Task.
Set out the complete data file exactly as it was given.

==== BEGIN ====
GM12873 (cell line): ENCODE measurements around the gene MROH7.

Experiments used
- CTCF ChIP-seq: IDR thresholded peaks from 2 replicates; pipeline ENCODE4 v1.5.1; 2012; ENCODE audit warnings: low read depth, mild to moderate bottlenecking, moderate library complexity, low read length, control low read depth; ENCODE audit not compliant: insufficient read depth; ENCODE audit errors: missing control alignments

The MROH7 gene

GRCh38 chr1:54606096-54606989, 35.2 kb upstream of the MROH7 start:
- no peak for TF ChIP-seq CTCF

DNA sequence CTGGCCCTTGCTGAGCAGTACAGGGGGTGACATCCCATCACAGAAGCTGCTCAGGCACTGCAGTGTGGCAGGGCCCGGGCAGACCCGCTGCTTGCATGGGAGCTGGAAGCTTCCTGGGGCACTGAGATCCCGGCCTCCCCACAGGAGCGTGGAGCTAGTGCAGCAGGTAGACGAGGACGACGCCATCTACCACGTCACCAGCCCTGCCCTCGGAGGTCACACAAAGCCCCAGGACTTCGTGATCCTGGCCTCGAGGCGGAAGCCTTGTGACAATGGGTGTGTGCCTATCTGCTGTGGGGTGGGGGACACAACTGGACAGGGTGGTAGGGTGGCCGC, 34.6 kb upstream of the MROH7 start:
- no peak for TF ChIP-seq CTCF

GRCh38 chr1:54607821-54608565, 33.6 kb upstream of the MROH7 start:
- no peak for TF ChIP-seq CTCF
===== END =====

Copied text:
GM12873 (cell line): ENCODE measurements around the gene MROH7.

Experiments used
- CTCF ChIP-seq: IDR thresholded peaks from 2 replicates; pipeline ENCODE4 v1.5.1; 2012; ENCODE audit warnings: low read depth, mild to moderate bottlenecking, moderate library complexity, low read length, control low read depth; ENCODE audit not compliant: insufficient read depth; ENCODE audit errors: missing control alignments

The MROH7 gene

GRCh38 chr1:54606096-54606989, 35.2 kb upstream of the MROH7 start:
- no peak for TF ChIP-seq CTCF

DNA sequence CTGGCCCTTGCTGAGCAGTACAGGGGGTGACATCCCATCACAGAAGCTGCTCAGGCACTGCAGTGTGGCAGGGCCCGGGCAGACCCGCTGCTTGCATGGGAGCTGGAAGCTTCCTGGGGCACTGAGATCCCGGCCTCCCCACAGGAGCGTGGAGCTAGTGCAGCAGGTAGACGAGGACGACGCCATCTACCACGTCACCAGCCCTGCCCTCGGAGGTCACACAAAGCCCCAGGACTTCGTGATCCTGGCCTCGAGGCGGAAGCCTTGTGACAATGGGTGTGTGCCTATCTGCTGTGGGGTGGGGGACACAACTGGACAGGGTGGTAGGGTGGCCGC, 34.6 kb upstream of the MROH7 start:
- no peak for TF ChIP-seq CTCF

GRCh38 chr1:54607821-54608565, 33.6 kb upstream of the MROH7 start:
- no peak for TF ChIP-seq CTCF